# Optimization Problems Involving Numbers

Number problems involve finding two numbers that satisfy certain conditions.

If we label the numbers using the variables *x* and *y*, we can compose the objective function *F* (*x*, *y*) to be maximized or minimized.

The constraint specified in the problem allows to eliminate one of the variables.

When we get the objective function as a single variable function, we can use differentiation to find the extreme values.

## Solved Problems

### Example 1.

Find two numbers whose sum is \(36\) if the sum of their squares is to be a minimum.

Solution.

Let \(x\) and \(y\) be the two numbers. We want to find the minimum of the function

As \(x + y = 36,\) we can eliminate one variable in the objective function. Substitute \(y = 36 - x\) in the objective function.

Take the derivative:

The critical points are

Note that the second derivative is positive:

Hence, the objective function has a local minimum at \(x = 18.\)

So the sum of squares is a minimum when \(x = 18,\) \(y = 36-x = 18.\)

### Example 2.

Find two positive numbers whose product is \(a\) such that their sum is minimum.

Solution.

Let \(x\) and \(y\) be the two numbers. The objective function is written in the form

As \(xy = a,\) we can substitute \(y = \frac{a}{x}\) into the objective function:

Take the derivative and find the critical points:

We should take only positive root \(x = + \sqrt a .\)

Find the second derivative and determine its sign at this point:

We see that \(x = \sqrt a\) is a point of minimum by the Second Derivative Test.

Hence, the answer is

### Example 3.

Find two numbers whose difference is \(8\) and whose product is a minimum.

Solution.

The objective function is

where \(x\) and \(y\) are the two numbers.

Since \(x - y = 8,\) we can substitute \(y = x - 8\) in the objective function above. This yields:

Take the derivative:

There is one critical point \(x = 4\).

Note that the second derivative is always positive:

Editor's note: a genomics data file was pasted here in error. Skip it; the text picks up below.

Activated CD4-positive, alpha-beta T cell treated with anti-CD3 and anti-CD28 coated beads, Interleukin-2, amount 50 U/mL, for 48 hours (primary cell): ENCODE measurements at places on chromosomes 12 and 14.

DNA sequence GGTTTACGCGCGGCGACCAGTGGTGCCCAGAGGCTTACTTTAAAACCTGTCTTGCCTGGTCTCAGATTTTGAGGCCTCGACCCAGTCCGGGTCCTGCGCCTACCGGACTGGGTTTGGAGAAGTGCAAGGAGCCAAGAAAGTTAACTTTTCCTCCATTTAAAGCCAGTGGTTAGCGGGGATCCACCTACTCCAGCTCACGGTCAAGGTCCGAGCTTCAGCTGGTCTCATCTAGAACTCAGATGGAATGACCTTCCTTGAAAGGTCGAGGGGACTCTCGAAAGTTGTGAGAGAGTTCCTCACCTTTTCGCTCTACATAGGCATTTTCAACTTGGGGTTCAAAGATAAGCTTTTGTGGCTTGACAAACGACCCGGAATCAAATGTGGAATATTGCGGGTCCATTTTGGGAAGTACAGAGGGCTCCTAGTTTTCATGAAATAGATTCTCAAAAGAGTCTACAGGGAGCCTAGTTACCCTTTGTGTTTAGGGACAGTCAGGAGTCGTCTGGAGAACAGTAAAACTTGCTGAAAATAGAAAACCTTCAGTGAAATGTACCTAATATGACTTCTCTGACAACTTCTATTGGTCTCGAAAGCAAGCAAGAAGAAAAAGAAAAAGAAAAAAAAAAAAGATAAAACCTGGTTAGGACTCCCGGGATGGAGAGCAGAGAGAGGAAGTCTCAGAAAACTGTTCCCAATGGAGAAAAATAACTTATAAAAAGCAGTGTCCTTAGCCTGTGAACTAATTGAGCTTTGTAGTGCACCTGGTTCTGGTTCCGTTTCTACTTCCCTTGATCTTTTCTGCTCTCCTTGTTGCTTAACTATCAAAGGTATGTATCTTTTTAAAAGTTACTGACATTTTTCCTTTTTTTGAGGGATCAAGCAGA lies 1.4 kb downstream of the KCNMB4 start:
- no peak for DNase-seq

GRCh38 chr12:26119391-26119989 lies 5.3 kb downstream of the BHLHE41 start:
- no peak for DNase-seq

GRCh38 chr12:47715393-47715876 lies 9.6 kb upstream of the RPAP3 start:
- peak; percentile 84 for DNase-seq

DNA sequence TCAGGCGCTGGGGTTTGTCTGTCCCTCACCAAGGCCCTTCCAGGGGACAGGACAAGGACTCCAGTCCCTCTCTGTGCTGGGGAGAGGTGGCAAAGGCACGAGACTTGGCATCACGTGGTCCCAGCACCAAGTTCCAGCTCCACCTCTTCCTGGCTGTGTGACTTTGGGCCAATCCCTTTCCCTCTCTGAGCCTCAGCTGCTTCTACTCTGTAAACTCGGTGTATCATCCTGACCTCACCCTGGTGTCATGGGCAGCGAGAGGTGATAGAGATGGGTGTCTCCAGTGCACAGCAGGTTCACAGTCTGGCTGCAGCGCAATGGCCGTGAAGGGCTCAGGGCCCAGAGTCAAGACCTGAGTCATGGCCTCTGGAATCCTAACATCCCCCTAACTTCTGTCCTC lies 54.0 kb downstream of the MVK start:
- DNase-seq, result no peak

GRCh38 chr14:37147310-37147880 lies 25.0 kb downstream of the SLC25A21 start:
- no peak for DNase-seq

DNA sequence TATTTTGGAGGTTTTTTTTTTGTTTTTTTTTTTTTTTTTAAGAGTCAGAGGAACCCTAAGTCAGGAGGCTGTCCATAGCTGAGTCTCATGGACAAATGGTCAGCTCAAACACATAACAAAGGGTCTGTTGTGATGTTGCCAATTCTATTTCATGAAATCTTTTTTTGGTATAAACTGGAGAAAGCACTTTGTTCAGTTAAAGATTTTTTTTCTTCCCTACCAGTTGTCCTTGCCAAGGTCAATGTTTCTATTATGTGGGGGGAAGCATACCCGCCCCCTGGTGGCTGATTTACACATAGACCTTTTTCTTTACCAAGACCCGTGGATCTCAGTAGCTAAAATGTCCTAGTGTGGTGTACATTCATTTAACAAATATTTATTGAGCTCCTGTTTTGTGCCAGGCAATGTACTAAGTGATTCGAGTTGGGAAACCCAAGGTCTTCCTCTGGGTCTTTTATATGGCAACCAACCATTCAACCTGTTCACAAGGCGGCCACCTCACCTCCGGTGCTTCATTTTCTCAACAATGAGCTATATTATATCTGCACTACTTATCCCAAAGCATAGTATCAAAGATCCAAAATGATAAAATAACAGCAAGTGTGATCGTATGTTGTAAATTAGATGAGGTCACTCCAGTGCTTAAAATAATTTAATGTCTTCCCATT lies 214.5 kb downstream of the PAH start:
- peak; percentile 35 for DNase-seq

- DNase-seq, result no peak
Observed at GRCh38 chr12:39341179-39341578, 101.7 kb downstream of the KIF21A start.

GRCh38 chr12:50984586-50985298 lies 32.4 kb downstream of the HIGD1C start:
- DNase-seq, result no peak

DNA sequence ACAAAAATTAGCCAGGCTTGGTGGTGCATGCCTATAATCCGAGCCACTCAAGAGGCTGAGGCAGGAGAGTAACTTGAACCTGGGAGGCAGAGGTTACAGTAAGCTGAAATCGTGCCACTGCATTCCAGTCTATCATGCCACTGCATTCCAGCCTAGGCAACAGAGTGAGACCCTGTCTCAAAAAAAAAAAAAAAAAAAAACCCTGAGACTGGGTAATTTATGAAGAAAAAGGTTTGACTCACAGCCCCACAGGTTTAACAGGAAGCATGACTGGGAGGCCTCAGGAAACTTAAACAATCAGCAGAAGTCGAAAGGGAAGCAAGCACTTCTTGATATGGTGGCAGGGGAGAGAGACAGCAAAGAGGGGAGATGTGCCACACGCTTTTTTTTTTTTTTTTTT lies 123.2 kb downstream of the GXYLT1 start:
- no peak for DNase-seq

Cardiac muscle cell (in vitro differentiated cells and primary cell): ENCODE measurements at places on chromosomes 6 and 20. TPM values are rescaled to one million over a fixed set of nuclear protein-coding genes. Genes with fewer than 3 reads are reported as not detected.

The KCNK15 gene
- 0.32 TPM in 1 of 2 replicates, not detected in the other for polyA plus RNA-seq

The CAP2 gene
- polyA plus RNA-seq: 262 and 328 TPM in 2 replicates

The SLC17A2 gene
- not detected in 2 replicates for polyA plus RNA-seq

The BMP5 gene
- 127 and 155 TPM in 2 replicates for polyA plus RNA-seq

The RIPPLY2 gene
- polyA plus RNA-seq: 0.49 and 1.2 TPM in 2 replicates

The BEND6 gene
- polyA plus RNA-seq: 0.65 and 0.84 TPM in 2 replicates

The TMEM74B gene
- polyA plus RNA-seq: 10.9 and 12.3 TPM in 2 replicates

Hence, the objective function has a minimum at the point \(x = 4.\) The other number equals \(y = -4.\)

### Example 4.

Determine two positive numbers whose product is \(4\) such that the sum of their squares is minimum.

Solution.

The objective function is given by

where \(x,y\) are the two unknown numbers.

As \(xy = 4,\) we obtain:

The derivative of the objective function is

Now it is easy to find the critical points:

so the critical points are

We should take only the point \(x = 2.\) Then \(y = 2.\)

### Example 5.

Find the number whose sum with its reciprocal is a minimum.

Solution.

The function to be minimized is written as

where \(x\) is supposed to be a positive number.

Take the derivative:

There are the following critical values:

Only the root \(x = 1\) satisfies the condition \(x \gt 0.\)

Determine the second derivative:

As the second derivative is positive at \(x = 1,\) this point corresponds to the minimum of the objective function. The minimum value of the function is

### Example 6.

Find two numbers whose difference is \(6\) such that the sum of their squares is a minimum.

Solution.

Let \(x\) and \(y\) be the two numbers. The objective function is written as

As \(x - y = 6,\) we substitute \(y = x - 6\) in the function above:

Compute the derivative:

so the critical point is \(x = 3.\)

The second derivative is

Hence, \(x = 3\) corresponds to the minimum of the objective function by the Second Derivative Test. The other number equals \(y = -3.\)